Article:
Earlier this year, the Irish Data Protection Commission (DPC) published a draft list of processing operations for which it considers it is mandatory to conduct a Data Protection Impact Assessment (DPIA). Following a public consultation, the DPC submitted its draft list to the European Data Protection Board (EDPB) for approval.  The EDPB has now published an opinion on the DPC’s draft list.  The DPC has two weeks to communicate to the EDPB whether it intends to amend its draft list or maintain it in its current form, and provide an explanation for its decision.


The GDPR does not impose a single list of processing operations requiring a DPIA. Article 35.1 GDPR requires a DPIA to be carried out where processing “is likely to result in a high risk to the rights and freedoms of natural persons“. Article 35.3 GDPR provides examples of when a processing operation is “likely to result in a high risk” and thus require a DPIA. Such examples include where an organisation: (a) uses systematic and extensive profiling activities with significant effects; (b) processes special category or criminal offence data on a large scale; or (c) systematically monitors publicly accessible places on a large scale.

In order to provide a more concrete set of processing operations that require a DPIA due to their inherent high risk, Article 35.4 requires Supervisory Authorities (SAs) in EU Member States to establish and communicate to the EDPB a list of processing operations which require a DPIA. The Article 29 Working Party (WP29) has issued Guidelines, endorsed by the EDPB, which set out a list of criteria for SAs to consider when identifying processing operations requiring a DPIA. The WP29 Guidelines state that, in most cases, a data controller can consider that a processing operation meeting two criteria would require a DPIA, however, in some cases, processing meeting only one of the criteria will suffice.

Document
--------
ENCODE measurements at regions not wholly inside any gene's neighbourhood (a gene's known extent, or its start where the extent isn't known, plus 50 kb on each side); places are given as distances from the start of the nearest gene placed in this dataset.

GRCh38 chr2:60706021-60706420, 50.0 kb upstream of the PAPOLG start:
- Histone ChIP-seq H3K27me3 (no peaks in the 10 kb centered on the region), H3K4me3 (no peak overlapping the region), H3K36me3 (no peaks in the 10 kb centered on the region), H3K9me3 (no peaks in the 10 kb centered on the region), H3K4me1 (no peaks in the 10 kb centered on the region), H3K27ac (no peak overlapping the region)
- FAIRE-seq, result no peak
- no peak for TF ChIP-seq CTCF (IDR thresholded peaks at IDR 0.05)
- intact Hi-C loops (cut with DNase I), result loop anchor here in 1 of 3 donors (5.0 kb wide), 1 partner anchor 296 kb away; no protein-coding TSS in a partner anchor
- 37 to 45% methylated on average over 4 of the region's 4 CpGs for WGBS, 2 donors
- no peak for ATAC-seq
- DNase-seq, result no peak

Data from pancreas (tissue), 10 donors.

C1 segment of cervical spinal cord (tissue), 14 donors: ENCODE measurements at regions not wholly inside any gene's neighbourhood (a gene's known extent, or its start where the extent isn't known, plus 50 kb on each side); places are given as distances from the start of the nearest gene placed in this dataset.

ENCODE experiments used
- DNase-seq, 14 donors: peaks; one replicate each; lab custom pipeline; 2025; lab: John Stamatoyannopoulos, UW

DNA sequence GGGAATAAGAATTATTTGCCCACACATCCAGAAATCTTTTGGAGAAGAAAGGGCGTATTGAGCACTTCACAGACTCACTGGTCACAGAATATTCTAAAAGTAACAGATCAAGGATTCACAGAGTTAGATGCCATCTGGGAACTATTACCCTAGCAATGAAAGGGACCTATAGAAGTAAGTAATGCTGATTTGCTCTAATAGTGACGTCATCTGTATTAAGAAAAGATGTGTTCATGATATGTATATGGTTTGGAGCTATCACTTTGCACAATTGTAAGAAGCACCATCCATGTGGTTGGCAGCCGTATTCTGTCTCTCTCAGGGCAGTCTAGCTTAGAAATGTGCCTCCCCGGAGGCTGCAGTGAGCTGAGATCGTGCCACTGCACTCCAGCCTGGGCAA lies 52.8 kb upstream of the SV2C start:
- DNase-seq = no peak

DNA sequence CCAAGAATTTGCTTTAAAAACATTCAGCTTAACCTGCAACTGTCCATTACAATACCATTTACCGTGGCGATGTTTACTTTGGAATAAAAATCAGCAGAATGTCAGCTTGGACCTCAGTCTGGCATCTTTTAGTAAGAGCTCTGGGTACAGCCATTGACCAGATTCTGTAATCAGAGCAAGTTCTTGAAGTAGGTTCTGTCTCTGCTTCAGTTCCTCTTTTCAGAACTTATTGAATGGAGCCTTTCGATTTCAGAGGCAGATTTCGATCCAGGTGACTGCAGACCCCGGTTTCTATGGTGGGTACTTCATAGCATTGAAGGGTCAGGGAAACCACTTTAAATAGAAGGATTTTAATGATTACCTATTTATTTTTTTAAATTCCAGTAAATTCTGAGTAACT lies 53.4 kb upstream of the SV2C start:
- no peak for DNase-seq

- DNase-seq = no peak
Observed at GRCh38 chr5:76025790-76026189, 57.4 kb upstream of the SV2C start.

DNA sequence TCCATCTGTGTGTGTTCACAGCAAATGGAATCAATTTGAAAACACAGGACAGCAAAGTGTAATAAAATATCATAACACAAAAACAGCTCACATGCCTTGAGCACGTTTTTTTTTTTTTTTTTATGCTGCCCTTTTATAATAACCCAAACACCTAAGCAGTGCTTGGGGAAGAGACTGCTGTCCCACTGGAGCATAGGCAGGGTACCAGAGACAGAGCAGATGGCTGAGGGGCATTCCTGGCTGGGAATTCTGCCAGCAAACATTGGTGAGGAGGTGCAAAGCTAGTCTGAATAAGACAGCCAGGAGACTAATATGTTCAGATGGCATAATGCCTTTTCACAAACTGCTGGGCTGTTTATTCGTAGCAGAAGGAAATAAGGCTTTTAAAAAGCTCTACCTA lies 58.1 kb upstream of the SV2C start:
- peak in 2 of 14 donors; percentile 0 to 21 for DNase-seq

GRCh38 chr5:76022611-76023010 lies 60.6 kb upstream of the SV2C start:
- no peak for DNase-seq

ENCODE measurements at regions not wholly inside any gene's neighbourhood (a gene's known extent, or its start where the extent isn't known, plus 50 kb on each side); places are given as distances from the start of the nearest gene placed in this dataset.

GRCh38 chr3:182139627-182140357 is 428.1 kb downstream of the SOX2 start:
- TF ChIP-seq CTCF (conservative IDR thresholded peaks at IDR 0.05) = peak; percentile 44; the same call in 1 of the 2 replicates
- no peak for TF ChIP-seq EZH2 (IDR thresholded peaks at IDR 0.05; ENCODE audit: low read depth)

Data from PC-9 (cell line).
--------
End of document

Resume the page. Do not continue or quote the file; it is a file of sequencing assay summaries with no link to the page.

Article 64.1 GDPR requires the EDPB to issue an opinion where a SA intends to adopt a list of processing operations requiring a DPIA.  The aim of the EDPB’s opinion is not to reach a single EU list, but to avoid significant inconsistencies between EU Member States that may affect the equivalent protection of data subjects.  The EDPB’s opinion only concerns cross-border processing and processing affecting the free flow of personal data and data subjects, and not local processing operations.

DPC’s Draft List & EDPB’s Recommendations

The final list submitted to the EDPB for its approval after the DPC’s public consultation has not been published, and the list may have changed.  In the original draft list, the DPC proposed that a DPIA is required where an organisation is planning to:

  1. Use personal data on a large-scale for a purpose(s) other than that for which it was initially collected – The EDPB recommends deleting this requirement.
  2. Profile vulnerable persons including children to target marketing or online services at such persons – The EDPB recommends the DPC explicitly refers to the two criteria in the WP29 Guidelines which require a DPIA in respect of such processing.